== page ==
• 150,000+ documents available
  • Just £6.99 a month

Not the one? Search for your essay title...
  • Join over 1.2 million students every month
  • Accelerate your learning by 29%
  • Unlimited access from just £6.99 per month

See related essaysSee related essays

Related AS and A Level Alfred Lord Tennyson essays

  1. Marked by a teacher

    The English Patient

    5 star(s)

    He makes up silly excuses for his wounds, and people start to think he is quite accident-prone. The love affair is tumultuous. The man, who has never felt alone even in the desert, cannot bear to be without Katharine. He wishes to "burn down all social rules, all courtesy" to get to her.

  2. Compare the opening pages of The Bell Jar and One Flew Over the Cuckoos ...

    One Flew Over the Cuckoo's Nest explores the aspects of mental illness by setting the novel in a mental asylum. The structure Kesey uses, directs criticism at American institutions themselves and was reflected in the populations growing rebellion against being told what to think.

  1. Stopping by Woods on a Snowy Evening by Robert Frost and If Sleep and ...

    short poem: man and nature, masculine and feminine, emptiness and fullness, movement and stopping, society and solitude, life and death, activity and sleep, and so on. Such familiar distinctions may make us feel at home in the poem, but they may also be disturbing.

  2. How do Arthur Miller and Tenessee Williams explore the blurring of reality and fantasy ...

    This message is repeatedly implored throughout the entire text, when she announces that "He's coming back and everybody has to wait" with a sense of sureness, almost as if she is trying to force the delusion upon herself also. She also addresses Anne near the start of the novel in

  1. Use of a dramatic monologue in Browning's "My Last Duchess and in U.A.Fanthorpe's "Not ...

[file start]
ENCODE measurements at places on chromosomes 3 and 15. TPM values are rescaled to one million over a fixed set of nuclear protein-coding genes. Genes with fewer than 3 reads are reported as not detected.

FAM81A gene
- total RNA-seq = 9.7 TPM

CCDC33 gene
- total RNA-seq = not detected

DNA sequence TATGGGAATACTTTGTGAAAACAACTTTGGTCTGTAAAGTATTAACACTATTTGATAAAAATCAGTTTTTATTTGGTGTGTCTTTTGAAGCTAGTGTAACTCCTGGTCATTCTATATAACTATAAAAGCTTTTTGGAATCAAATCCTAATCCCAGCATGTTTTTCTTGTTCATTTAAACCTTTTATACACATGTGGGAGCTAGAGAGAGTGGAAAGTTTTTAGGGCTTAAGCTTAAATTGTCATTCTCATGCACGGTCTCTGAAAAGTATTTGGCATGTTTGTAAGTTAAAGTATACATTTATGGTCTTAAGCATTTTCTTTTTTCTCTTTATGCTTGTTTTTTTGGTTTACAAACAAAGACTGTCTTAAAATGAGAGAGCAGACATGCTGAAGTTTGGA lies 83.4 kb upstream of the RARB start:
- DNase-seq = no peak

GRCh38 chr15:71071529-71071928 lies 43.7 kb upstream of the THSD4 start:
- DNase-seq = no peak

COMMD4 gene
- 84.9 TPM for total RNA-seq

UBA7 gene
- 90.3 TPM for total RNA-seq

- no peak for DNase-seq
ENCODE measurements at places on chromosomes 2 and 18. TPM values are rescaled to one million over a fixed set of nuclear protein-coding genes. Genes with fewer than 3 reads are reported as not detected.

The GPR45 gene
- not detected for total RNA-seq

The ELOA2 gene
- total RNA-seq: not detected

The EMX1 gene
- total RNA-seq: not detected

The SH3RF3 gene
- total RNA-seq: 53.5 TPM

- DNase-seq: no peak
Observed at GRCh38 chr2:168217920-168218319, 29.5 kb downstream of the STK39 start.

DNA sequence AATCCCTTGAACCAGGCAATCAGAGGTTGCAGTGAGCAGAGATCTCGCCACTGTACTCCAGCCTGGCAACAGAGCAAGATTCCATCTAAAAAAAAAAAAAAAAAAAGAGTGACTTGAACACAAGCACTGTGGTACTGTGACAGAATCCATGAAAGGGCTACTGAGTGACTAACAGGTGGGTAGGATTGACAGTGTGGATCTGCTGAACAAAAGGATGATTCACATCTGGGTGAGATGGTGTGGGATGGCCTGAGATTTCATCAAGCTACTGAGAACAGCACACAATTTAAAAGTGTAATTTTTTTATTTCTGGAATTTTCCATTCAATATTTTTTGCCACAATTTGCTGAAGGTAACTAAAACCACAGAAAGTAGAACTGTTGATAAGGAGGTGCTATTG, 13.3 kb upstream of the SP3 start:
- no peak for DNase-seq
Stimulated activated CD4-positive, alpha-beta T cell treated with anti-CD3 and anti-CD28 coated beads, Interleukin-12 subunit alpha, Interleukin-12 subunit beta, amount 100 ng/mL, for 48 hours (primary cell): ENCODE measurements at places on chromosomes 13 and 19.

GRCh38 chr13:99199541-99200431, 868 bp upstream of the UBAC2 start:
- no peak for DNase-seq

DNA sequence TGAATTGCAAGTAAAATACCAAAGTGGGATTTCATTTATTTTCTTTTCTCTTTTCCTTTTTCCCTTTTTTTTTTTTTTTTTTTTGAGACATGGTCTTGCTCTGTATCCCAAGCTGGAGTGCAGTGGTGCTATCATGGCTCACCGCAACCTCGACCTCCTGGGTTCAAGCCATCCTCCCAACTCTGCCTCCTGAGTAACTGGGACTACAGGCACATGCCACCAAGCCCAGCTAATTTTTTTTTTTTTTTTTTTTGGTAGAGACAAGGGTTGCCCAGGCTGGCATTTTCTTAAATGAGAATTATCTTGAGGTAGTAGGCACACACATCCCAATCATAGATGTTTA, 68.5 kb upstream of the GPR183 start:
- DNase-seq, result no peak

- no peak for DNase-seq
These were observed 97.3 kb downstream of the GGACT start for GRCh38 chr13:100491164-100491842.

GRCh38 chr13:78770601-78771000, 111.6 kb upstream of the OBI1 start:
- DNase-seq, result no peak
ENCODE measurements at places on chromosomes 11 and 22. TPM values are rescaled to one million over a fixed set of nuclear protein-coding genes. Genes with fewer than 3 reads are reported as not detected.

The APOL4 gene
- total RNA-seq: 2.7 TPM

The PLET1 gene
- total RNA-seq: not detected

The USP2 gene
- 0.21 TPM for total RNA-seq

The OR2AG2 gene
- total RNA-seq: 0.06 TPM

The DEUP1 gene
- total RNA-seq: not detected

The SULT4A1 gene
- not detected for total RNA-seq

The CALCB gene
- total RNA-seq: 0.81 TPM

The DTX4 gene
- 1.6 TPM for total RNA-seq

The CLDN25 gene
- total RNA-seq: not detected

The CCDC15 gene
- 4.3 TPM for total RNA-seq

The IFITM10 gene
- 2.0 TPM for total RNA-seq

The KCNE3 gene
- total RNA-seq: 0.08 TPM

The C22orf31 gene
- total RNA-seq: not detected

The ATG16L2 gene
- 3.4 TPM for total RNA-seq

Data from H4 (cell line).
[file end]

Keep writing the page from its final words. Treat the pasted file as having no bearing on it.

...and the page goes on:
I think St. George's arrogance and persona are summed up in one line, when talking to the damsel, saying, "...you can't do better than me at the moment". Whereas the Duke's arrogance is not so obvious, he still is extremely pretentious, "That's my last Duchess painted on the wall".

  2. 19th Century Mystery Stories Coursework

    "Fear, fear, fear that has neither light nor sound, that will not bare with reason, that deafens and darkens and overwhelms." "It followed me through the corridors and fought against me in the room." "I knew it...a power of darkness, it lurks there always...In the dusk it creeps along the

  1. Compare and contrast Tennyson and Elliot's use of dramatic monologue in "Ulysses" and "Prufrock"

    Both poems make references to ageing, Prufrock is annoyed at growing old, he makes points of balding, he also says, "I have seen the moment of my greatness flicker," his time has passed, he is annoyed that he has past is peak and feels he will not achieve anything in life.

  2. An examination of the way that the downfall of a hero is presented in ...

    Macbeth s failure is in harbouring ambition when it can only lead to damnation. His desire to be King is held in check by his sense of duty, but when he meets the witches, he lets doubt enter his mind.

  • Over 160,000 pieces
    of student written work
  • Annotated by
    experienced teachers
  • Ideas and feedback to
    improve your own work